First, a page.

Many thanks to Rochelle @Rochelle Wisoff-Fields-Addicted to Purple for herding us through Friday Fictioneers, even while on a vacation visit. The challenge is to write a story based upon a photo prompt, today by Jean L. Hays.
With fewer than 101 words we are challenged to contrive a beginning, middle, and an end.
Title: Whisperer Bay
Genre: Animal Fiction (Allegory)
Word count: 100
I rowed my skiff into the bay and leaned against the seat to vegetate under the stars.
There was a nearby splash. Something bumped the boat. Then again.
Then a voice. “Relax. Don’t talk. Just make sounds.”
I could barely see the head of a dolphin looking at me.
I spoke. “You can talk?”
Again, “Don’t talk. Make sounds. I don’t understand speech. I cannot talk.”
I thought, I must be dreaming.
“No. Some humans understand echolocation sounds. You do.”
I thought, I understand you and you me.
“Come back this time tomorrow. Plan to stay longer. I’ll explain then.”
Relaxed attention sees both ways and perceives concealed secrets.
Mind mental gaps.
Many thanks to Rochelle @Rochelle Wisoff-Fields-Addicted to Purple for orchestrating Friday Fictioneers. The challenge is to write a story based upon a photo prompt (today she gets extra credit for providing the photo, as well). With fewer than 101 words we are challenged to contrive a beginning, middle, and an end.
Title: Pleasure Palettes
Genre: Romance (autobiographical) Fiction
Word count: 99
I was at my easel trying for a loose, semiabstract, colorful urban cityscape.
Conjetti walked in.
“Did I hear you talking to someone?”
“It was your boyfriend. He’ll call back later.”
She cleared her throat.
“Okay. It was Julie. We discussed art. She said watercolor is a metaphor for letting go.”
“And you said?”
“I told her it was like herding wet, angry cats of different colors that don’t mix well.”
She reached around and grabbed me, biting my neck.
“Follow me,” she said with a sultry gaze.
I smiled, “At your service m’lady.”
“You’d better be.”
Look both ways as
“Life imitates art far more than art imitates Life” (Oscar Wilde).
Mind the gaps of romantic truth.
Many thanks to Rochelle @Rochelle Wisoff-Fields-Addicted to Purple for orchestrating Friday Fictioneers. The challenge is to write a story based upon a photo prompt (and thanks to Jean L. Hays for that), with a beginning, middle, and an end in fewer than 101 words. This is my third venture.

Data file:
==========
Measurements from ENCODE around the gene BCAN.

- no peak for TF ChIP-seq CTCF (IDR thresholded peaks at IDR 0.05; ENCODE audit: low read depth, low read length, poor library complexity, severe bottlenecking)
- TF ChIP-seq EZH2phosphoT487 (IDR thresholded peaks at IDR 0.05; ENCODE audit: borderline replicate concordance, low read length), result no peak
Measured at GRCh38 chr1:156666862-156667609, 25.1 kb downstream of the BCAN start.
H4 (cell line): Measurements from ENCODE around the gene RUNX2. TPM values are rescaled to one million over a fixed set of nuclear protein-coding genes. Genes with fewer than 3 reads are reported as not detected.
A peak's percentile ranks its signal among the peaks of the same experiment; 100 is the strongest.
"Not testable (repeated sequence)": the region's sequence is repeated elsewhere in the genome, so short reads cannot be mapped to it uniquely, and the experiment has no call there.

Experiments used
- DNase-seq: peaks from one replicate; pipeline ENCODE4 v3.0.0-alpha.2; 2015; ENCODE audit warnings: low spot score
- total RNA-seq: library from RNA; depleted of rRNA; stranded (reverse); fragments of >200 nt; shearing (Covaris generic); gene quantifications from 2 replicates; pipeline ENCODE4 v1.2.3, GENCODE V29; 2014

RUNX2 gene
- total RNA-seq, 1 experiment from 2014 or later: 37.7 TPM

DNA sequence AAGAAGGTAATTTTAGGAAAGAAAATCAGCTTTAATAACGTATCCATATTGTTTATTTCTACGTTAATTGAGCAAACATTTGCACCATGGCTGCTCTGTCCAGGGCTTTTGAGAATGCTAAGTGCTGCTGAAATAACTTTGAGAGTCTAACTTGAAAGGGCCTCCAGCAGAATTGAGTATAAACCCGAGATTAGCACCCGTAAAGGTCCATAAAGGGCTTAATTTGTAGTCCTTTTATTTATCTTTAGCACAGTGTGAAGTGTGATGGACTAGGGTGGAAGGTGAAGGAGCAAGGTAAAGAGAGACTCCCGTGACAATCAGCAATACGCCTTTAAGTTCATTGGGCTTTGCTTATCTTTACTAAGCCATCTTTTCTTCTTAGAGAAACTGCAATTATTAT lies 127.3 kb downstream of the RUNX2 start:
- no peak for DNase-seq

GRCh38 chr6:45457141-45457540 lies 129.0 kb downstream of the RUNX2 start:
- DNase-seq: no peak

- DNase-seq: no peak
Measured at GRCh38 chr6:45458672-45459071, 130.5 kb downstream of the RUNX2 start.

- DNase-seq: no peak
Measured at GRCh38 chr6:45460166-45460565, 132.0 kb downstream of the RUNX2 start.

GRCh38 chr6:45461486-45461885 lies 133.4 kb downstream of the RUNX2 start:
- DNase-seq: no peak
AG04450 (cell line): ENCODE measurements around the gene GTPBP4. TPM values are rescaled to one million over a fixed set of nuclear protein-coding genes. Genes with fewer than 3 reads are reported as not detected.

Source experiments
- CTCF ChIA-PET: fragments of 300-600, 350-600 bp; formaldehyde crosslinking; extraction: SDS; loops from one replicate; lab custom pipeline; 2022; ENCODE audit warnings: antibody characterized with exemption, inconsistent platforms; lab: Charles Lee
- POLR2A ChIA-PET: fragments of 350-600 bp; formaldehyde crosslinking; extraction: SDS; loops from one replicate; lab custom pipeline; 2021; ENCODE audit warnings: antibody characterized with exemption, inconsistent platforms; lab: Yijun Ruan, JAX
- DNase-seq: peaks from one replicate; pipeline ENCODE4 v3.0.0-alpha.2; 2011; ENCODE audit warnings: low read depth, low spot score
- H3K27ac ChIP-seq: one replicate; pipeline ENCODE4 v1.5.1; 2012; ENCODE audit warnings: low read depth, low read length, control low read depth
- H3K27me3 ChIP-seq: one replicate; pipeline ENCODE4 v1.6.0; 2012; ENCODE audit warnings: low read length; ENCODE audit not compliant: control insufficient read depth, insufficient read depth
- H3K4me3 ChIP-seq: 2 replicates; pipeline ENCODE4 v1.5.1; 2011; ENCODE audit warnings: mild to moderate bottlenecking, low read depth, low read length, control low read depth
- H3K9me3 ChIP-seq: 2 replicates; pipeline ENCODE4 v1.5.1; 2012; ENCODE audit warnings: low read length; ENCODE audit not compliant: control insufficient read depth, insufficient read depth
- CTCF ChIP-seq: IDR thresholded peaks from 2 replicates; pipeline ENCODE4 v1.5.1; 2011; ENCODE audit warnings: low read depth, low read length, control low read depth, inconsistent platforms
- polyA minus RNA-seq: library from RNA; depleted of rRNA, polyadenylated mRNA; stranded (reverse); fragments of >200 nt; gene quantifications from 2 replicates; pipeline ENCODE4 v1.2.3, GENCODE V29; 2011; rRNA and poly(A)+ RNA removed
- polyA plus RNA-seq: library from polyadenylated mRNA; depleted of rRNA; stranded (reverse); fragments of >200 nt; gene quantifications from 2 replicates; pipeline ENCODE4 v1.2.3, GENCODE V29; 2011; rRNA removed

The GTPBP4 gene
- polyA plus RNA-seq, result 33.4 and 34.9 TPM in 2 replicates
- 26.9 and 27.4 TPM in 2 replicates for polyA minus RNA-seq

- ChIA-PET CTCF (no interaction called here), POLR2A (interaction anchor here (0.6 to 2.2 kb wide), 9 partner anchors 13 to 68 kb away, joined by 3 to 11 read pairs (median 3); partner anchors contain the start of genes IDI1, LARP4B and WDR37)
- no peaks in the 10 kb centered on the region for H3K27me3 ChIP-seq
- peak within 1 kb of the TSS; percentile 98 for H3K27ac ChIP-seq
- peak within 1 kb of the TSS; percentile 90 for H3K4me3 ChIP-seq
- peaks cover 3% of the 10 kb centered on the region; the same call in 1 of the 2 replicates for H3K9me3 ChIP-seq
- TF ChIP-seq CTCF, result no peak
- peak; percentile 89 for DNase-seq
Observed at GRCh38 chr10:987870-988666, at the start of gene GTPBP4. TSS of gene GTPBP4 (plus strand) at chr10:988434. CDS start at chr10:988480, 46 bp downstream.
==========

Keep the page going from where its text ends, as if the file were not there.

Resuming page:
Genre: Ironic (flash) Fiction
Word count: 100
Lobo and Robin met and married at the University of New Mexico following his return from Vietnam in 1970. He was from the Atchafalaya Swamp region of Louisiana, she from Montana ranch country.
Doc Robin, as she was called, was an internationally known infectious disease specialist. Lobo, a highly sought after free-lance journalist.
Their 50th anniversary party was planned for Saturday night on their rancho near Albuquerque.
“What’s in the box, Robin?”
“Designer surgical masks for the party.”
“You’ve thought of everything.”
“Not really, Babe. But it would not do for our quests to go home with COVID-19.”
Look both ways to plan a party.
Mind the gaps of the ironic mind in a literal world.
Many thanks to Rochelle @Rochelle Wisoff-Fields-Addicted to Purple for orchestrating Friday Fictioneers. The challenge is to write a story based upon a photo prompt, with a beginning, middle, and an end in fewer than 101 words. This is my second time at bat.
Genre: (Flash) Fiction: Romantic Drama
Word count: 100
Steven looked through the window at the next building as he washed dishes. His back was toward her.
Karen quietly picked up the butcher knife from the counter-top and walked toward him, the sharp tip pointed directly at his naked back.
When the point touched his skin, he turned around to face her, carefully took the knife, and slid it into the water.
Karen asked, “I didn’t frighten you?”
“I saw your reflection in the window.”
She slid into his arms. They kissed.
“Besides,” he whispered, “it’s a well-known fact, no man has ever been murdered while doing the dishes.”
Look both ways while doing dishes. Wouldn’t want to miss something.
Mind the gaps and sharp objects.
This is my first swing at Rochelle’s 100 (or fewer)-word story challenge based on a photo provided by Na’ama Yehuda. Many thanks to both. If I did anything wrong, someone please tell me. My story:
Word Count: 99 (including title)
She told the turban-clad cabby, “Seventy-second and Central Park West.” As he pulled into airport traffic he asked if she was a fan. She said, “No.” But she claimed to be born on December eighth, nineteen-eighty. He looked and shrugged.
She stepped onto the Dakota driveway and walked slowly to the archway door. Then she walked across to the park. As she stepped onto the Strawberry Fields Memorial, she removed the Carter Arms .38 special from her purse, placed the barrel in her mouth, and pulled the trigger. She heard, let me take you down…nothing is real…forever.
Look both ways. Forty years ago from next December 8th, Mark Chapman murdered 40-year-old John Lennon by shooting him four times in the back with a Carter Arms Undercover .38 Special, in the arched entrance to the Dakota Apartments. One can walk across the street into Central Park and view the Strawberry Fields Memorial. Within days of Lennon’s death, several fans committed suicide. While this story is fiction, the emotions are not. Mind the gaps.